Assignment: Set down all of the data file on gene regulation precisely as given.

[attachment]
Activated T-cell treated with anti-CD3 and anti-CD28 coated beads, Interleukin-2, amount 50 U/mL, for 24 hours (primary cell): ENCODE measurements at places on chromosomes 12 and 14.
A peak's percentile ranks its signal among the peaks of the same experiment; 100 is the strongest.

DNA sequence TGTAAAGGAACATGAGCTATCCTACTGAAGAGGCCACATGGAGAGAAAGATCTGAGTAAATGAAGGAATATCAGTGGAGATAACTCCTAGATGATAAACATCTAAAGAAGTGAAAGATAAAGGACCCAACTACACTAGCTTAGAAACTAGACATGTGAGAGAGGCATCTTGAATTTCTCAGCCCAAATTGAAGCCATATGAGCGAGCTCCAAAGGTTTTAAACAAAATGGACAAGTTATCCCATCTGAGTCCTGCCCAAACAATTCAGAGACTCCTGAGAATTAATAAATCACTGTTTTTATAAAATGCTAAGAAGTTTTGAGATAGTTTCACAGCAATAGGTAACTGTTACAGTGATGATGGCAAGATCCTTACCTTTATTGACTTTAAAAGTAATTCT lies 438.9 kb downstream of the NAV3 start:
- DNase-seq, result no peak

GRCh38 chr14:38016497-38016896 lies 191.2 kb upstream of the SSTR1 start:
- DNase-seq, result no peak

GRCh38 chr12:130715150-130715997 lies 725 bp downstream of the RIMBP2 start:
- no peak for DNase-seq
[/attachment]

Activated T-cell treated with anti-CD3 and anti-CD28 coated beads, Interleukin-2, amount 50 U/mL, for 24 hours (primary cell): ENCODE measurements at places on chromosomes 12 and 14.
A peak's percentile ranks its signal among the peaks of the same experiment; 100 is the strongest.

DNA sequence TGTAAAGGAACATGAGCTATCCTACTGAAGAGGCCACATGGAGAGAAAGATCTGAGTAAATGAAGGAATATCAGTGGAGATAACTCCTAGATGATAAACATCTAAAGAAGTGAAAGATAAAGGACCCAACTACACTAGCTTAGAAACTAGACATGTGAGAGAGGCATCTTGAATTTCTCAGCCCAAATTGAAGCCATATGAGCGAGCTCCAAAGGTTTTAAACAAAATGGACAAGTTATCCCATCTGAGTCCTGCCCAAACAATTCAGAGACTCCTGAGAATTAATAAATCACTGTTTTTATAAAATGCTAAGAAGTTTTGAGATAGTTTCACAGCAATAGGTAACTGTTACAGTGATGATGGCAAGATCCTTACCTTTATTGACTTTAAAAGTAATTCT lies 438.9 kb downstream of the NAV3 start:
- DNase-seq, result no peak

GRCh38 chr14:38016497-38016896 lies 191.2 kb upstream of the SSTR1 start:
- DNase-seq, result no peak

GRCh38 chr12:130715150-130715997 lies 725 bp downstream of the RIMBP2 start:
- no peak for DNase-seq